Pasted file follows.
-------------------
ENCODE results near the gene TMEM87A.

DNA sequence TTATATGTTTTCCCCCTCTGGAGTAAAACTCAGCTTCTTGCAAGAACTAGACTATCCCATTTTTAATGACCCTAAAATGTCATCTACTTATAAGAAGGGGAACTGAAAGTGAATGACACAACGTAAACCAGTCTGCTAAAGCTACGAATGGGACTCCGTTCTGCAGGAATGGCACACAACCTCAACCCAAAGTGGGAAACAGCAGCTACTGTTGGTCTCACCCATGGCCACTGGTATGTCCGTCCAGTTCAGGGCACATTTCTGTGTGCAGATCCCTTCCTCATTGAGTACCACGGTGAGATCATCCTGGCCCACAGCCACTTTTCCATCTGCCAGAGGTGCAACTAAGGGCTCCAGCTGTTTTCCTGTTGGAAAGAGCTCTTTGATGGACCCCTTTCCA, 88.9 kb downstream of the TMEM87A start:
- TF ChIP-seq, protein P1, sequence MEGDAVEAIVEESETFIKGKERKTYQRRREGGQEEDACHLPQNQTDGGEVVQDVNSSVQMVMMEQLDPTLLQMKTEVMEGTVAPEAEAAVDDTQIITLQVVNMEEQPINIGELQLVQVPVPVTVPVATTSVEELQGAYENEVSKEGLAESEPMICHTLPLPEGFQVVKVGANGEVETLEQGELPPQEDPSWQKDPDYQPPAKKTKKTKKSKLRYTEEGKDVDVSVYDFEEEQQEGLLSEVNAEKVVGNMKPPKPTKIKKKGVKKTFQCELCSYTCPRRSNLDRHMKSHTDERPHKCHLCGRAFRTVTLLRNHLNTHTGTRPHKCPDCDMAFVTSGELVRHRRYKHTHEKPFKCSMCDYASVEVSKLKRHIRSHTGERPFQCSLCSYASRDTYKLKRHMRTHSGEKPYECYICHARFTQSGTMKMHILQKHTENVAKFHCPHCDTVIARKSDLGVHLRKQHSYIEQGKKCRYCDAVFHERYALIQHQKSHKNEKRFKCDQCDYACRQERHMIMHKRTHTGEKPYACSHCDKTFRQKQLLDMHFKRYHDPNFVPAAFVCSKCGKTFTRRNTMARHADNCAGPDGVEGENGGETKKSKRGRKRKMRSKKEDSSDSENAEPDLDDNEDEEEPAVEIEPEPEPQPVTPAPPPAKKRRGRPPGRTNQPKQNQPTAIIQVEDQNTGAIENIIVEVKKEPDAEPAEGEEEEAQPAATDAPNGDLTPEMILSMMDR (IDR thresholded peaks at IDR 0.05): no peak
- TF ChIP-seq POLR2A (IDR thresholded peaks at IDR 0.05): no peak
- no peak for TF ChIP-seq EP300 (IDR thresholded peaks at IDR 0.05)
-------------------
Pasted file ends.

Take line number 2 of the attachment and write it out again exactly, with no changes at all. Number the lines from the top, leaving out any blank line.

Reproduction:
DNA sequence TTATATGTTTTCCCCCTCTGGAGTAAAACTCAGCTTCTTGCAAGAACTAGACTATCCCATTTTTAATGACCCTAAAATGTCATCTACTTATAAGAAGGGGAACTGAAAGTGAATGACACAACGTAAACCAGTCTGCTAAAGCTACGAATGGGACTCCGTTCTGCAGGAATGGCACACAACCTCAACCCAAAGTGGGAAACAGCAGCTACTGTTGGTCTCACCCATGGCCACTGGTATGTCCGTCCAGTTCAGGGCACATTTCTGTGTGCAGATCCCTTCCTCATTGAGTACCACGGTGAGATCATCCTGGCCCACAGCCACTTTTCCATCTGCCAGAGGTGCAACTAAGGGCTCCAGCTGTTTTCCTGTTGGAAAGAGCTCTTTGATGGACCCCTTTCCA, 88.9 kb downstream of the TMEM87A start: